Chaturvedi also pointed to the importance of factoring in India’s GDP growth vis-à-vis its energy and emissions intensity while deciding on a peaking year. “When there is high GDP growth, it can overpower reductions in energy and emissions intensity,” he said. “China, unlike India, had a sustained period of GDP growth before they announced 2030 as peaking year and 2060 as net-zero year. Their growth rates are already tapering. If we want to achieve peaking in the next 10-15 years, our growth has to happen on a low-carbon and energy-efficient pathway. This way, we can reach the peak of emissions sooner.”
Impact on coal-dependent regions
Deciding on a peaking year, Chaturvedi said, would also hinge on considerations such as climate risks, the gap between the peaking year and the net-zero year, the possibility of stranded assets in the energy sector and economic trade-offs.
For instance, if India chooses a faster transition towards low-carbon growth, it would affect the revenue of coal-dependent states such as Jharkhand and Odisha. It could render half a million people in the coal sector jobless and lead to higher railway passenger fares, the CEEW analysis said. Coal freight is the core source of revenue for the Indian Railways and reduction in coal consumption could compel the railways to recover their revenue loss from passengers.
India’s approach to net zero should be overarching, without resting on laurels and with a focus on sectors where transitions are possible, said Navroz Dubash, professor at the Centre for Policy Research and a coordinating lead author for the Intergovernmental Panel on Climate Change (Sixth Assessment).
For a country like India where emissions are increasing, net zero is not a good guide to what needs to be done in the short term. “The thing we lose if we don’t make a bold pledge is frankly [just] diplomatic brownie points. The Biden administration’s main ask is, please do something serious and bold. Our role has to be to define what we think of as bold,” Dubash said. India should signal its seriousness about low-carbon transition by focussing on key sectors that are changing rapidly by promoting both development and mitigation in these, he added.
“Electricity is definitely one of those sectors. We should go beyond renewable energy targets. We could basically say that we are going to accelerate decarbonisation of electricity, which means we have to be more specific about coal, its future role in our energy mix and how we will manage social transitions. We have to start a conversation on just transitions in coal-dependent regions,” Dubash said.
India’s Biennial Update Report (BUR)-III submitted to the United Nations Framework Convention on Climate Change (UNFCCC) said it is on track to meet its Nationally Determined Contributions goal of 33-35% reduction in emissions intensity of GDP. The reduction is largely due to the rise in the share of renewable energy (RE) in India’s energy mix, the report showed.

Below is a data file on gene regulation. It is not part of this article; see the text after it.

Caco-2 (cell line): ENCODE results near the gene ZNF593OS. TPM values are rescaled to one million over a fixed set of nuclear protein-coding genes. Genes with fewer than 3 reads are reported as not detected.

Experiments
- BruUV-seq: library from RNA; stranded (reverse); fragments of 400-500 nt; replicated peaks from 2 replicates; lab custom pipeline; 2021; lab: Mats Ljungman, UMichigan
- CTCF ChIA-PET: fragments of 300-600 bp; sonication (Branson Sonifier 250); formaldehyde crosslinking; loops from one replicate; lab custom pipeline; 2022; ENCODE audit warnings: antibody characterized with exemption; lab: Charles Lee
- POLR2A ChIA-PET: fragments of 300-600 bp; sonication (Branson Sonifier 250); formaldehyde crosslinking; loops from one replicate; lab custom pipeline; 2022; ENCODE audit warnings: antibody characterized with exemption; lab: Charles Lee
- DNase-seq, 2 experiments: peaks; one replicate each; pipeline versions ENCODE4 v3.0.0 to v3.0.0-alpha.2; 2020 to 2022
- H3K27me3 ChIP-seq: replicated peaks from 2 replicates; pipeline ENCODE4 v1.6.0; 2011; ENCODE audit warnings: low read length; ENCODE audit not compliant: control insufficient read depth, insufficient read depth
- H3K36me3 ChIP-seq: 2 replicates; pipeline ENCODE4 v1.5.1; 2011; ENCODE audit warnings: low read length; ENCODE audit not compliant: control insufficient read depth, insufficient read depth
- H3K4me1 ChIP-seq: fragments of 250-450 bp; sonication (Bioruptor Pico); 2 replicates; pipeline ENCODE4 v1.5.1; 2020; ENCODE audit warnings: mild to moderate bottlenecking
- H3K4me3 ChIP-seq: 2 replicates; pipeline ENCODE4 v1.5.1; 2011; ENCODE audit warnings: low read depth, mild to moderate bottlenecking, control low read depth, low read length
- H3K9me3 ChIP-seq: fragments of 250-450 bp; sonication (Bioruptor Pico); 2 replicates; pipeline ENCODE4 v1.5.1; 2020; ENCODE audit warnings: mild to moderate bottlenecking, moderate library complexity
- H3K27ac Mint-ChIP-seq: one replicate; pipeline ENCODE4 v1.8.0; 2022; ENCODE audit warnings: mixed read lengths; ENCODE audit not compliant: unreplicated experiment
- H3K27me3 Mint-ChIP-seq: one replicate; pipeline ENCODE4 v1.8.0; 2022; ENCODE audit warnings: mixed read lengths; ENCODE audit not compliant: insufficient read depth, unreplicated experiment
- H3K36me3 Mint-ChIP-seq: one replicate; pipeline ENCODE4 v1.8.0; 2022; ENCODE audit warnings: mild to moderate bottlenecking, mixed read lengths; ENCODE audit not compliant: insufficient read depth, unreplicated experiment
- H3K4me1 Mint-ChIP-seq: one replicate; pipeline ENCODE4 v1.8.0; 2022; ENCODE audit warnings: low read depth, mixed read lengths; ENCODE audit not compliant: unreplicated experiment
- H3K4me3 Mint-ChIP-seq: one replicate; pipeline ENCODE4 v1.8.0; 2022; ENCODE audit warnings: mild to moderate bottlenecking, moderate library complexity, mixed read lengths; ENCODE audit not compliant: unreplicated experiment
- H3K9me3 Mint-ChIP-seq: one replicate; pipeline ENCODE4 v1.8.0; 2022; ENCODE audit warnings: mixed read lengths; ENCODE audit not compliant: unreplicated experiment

The share of non-fossil fuel-based electricity generation in India’s total installed capacity was 38.18% in November 2020, the report said. As on February 28, the cumulative installed capacity of renewable energy (excluding large hydropower projects) was 92.97 gigawatts (GW), said Minister of State (Independent Charge) for New and Renewable Energy and Power, R.K. Singh, in a Lok Sabha statement on March 25. The total installed energy capacity as on March 14, 2021, was 379.13 GW, as per power ministry data. This means that the RE sector was contributing a little over 24% of the country’s installed capacity of power generation.
India’s achievements since the Paris Agreement have gone beyond the pledges made as part of its NDCs, said Ulka Kelkar of WRI. “The 450 GW RE target was not a pledge made internationally. This contributes to our target of reducing our energy intensity of GDP. I would say that developments on climate action have been better than what was planned originally and a number of things have happened which were not part of the promised action plan but have helped expedite our actions,” Kelkar said.
The important question now is, can we do more given limited land availability, she said. “We are looking at our land to grow food, graze animals, protect and preserve forests, not only from a carbon sink perspective but also to support livelihoods and biodiversity. We need land for solar and wind as well. Obviously, this is difficult and some choices need to be made. Land puts a hard limit on our choices. In this context, government processes and consultations become more important,” she said.
“The Paris agreement always had two components–the short-term targets (NDCs) and the long-term targets for decarbonisation, to reach the eventual target. Science tells you that you do have time till 2050. We should use the remaining 30 years for a long-term plan so our targets can be met without an overnight transition,” she added.